Health insurers’ rescission practices are exposed to more scrutiny


California’s health insurance companies may have hoped that the more than $13 million in fines they paid to regulators would put an end to the scrutiny of their practice of rescinding the policies of sick patients.

But a recent appellate court decision suggests that scrutiny over rescission, as well as other health insurance business practices, will continue and may even expand, legal experts say.

The state Court of Appeal in Los Angeles ruled last month that local prosecutors could sue health insurers over the way they treat consumers.

The opinion came in a high-stakes lawsuit accusing Anthem Blue Cross of California of violating state business laws by selling the promise of insurance but rescinding coverage after policyholders submit claims for costly medical care.

Blue Cross attempted to kill the suit by arguing that the company’s rescission practices fell under the jurisdiction of the state Department of Managed Health Care and not the Los Angeles city attorney’s office, which filed the suit in 2008. The state agency and Blue Shield of California, a competitor that faces a similar suit by the city attorney, filed papers supporting Blue Cross.

But the appellate court rebuffed those arguments, saying the law was “unambiguous” in giving the city attorney the authority to sue.

Legal experts say that ruling not only allows the city to pursue its lawsuits against the insurers but also could have more far-reaching influence.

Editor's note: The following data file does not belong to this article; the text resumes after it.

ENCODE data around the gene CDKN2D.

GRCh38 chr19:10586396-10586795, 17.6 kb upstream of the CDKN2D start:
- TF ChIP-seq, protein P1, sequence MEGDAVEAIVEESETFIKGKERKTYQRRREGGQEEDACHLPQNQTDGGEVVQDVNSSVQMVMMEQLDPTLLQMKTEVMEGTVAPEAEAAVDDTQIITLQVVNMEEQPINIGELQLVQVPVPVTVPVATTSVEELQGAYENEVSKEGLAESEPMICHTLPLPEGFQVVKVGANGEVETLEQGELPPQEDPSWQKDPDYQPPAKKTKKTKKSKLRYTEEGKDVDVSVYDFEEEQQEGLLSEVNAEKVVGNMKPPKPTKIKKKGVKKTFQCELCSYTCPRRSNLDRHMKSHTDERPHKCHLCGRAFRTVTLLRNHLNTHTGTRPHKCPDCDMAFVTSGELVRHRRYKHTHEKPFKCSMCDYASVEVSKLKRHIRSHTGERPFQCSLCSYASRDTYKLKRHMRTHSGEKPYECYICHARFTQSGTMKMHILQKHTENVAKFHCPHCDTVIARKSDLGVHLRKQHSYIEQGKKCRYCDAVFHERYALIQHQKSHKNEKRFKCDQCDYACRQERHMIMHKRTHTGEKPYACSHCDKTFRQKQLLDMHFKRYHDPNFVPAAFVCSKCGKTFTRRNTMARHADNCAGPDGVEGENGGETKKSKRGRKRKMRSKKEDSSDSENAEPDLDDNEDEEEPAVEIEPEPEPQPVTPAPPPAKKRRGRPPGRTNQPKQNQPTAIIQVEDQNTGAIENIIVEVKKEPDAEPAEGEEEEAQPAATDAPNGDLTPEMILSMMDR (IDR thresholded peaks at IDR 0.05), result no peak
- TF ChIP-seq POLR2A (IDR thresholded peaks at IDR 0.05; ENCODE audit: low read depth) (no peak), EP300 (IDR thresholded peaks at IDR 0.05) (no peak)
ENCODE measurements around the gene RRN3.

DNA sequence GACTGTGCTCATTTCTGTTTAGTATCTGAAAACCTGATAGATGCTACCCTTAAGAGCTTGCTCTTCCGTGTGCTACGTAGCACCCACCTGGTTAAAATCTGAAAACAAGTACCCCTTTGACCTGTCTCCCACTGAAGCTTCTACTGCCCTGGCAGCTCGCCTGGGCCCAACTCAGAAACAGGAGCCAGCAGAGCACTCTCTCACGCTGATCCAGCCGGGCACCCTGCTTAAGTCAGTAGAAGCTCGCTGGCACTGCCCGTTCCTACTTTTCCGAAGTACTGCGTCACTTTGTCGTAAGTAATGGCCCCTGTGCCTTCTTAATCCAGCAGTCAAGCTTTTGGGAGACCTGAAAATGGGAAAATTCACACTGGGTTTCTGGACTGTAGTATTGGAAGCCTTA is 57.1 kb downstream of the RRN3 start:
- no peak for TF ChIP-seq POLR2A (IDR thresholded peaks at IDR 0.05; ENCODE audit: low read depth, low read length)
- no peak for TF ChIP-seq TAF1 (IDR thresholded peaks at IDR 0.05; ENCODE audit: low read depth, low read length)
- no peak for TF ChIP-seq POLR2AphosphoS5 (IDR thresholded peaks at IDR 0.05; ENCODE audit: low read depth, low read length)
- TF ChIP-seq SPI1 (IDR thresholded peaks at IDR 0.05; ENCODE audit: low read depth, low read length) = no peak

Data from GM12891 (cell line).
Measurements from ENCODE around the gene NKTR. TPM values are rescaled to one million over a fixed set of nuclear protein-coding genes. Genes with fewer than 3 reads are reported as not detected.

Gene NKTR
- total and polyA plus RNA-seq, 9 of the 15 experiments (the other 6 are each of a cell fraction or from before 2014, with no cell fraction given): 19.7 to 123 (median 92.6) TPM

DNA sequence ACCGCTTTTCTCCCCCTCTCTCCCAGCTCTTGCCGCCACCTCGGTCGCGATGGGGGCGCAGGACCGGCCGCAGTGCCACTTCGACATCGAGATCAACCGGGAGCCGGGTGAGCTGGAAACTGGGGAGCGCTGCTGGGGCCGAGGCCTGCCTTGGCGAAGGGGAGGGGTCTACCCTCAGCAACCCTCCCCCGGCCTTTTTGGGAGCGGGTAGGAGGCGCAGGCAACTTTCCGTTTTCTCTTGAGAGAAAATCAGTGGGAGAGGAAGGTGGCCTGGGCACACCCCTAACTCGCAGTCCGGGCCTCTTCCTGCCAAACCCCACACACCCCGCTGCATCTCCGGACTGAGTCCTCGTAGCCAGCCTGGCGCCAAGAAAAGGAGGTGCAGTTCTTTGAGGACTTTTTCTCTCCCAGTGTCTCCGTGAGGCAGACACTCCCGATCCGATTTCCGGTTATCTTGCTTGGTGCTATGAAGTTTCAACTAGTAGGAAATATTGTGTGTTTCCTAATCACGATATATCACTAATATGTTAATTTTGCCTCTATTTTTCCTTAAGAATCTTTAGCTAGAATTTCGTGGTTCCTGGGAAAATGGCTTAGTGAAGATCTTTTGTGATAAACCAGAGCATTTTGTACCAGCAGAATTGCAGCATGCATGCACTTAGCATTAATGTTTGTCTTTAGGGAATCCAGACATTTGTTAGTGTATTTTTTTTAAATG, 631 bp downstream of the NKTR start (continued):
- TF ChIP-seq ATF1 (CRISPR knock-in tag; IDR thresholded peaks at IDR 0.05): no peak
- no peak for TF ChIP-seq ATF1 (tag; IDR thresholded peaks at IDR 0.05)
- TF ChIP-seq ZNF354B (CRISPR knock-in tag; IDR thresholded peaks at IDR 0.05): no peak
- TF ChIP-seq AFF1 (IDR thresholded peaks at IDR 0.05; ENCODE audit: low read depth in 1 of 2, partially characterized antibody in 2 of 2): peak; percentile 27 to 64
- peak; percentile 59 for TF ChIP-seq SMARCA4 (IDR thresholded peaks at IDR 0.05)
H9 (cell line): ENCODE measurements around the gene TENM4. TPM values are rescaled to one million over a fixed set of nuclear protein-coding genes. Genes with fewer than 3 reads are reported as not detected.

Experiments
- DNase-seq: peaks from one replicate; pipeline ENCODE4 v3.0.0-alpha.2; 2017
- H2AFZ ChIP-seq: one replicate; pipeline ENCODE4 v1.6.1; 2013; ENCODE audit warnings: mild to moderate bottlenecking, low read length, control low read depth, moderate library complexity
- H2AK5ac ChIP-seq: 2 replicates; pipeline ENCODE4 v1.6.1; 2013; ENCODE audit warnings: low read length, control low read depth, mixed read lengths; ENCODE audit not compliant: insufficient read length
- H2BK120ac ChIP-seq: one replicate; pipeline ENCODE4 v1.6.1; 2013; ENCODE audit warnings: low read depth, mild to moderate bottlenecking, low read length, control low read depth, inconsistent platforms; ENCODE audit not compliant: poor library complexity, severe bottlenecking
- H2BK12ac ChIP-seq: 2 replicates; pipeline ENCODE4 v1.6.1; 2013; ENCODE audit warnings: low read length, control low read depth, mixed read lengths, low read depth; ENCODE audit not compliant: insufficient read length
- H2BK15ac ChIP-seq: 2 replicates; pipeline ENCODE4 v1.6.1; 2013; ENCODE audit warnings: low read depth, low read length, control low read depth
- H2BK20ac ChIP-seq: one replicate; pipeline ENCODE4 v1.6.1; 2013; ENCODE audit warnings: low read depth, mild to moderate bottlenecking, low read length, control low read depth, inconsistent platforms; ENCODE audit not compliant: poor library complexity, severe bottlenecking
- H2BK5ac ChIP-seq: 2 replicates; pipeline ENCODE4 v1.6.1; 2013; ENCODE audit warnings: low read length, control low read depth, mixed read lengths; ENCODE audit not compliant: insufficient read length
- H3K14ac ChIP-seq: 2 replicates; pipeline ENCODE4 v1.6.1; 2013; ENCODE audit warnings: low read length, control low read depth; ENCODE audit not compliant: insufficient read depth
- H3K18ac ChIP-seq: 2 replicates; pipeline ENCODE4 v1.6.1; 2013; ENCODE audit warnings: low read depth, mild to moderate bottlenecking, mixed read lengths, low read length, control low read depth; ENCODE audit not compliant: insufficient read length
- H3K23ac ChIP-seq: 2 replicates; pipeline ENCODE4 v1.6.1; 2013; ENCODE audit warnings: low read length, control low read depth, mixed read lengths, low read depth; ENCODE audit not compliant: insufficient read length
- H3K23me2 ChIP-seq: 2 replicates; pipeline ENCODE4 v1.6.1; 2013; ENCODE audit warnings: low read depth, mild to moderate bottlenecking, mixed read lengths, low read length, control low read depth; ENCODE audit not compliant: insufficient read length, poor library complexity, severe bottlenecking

“This puts new cops on the beat,” said Bryan Liang, director of the Institute of Health Law Studies at California Western School of Law in San Diego. “Lots of stuff in the standard operating practices of health plans is going to be affected by that decision.”

Los Angeles City Atty. Carmen Trutanich said he was pleased by the ruling. “I am committed 100% to pursuing our litigation against these insurers,” he said. “Illegally canceling people’s healthcare coverage after they get sick is unconscionable.”

Assistant City Atty. James W. Colbert III said the ruling could encourage local prosecutors in other cities to look at the practices of health insurers. “This decision invites that kind of interest,” he said.

Blue Cross has time to decide whether to appeal. “We are considering options,” spokeswoman Peggy Hinz said.

The managed healthcare department was dismayed by the decision and said prosecution of health insurers by local government amounted to “duplicative regulation” that would undermine progress made in working with consumers and health plans to “ensure quality, accessible healthcare.” It feared the ruling would have the “unintended consequence” of raising healthcare costs.

A trade group representing insurers said enforcement ought to be solely the purview of state regulators.

“That is the most efficient, rational way of dealing with the issues that were assigned to the state regulator by the Legislature and the governor,” said Patrick Johnston, chief executive of the California Assn. of Health Plans.

Blue Cross and other insurers should be worried about the fallout, said Andrew Selesnick, a Los Angeles lawyer who represents the local chapter of the American College of Emergency Physicians.

“It points out to other public agencies and other law enforcement officials and other city attorneys that they can go after insurers when they are engaging in unfair business practices,” Selesnick said.

And more scrutiny of health insurers could be good for consumers, said Loyola Law School professor Brietta Clark.

“It could have a tremendous impact,” she said.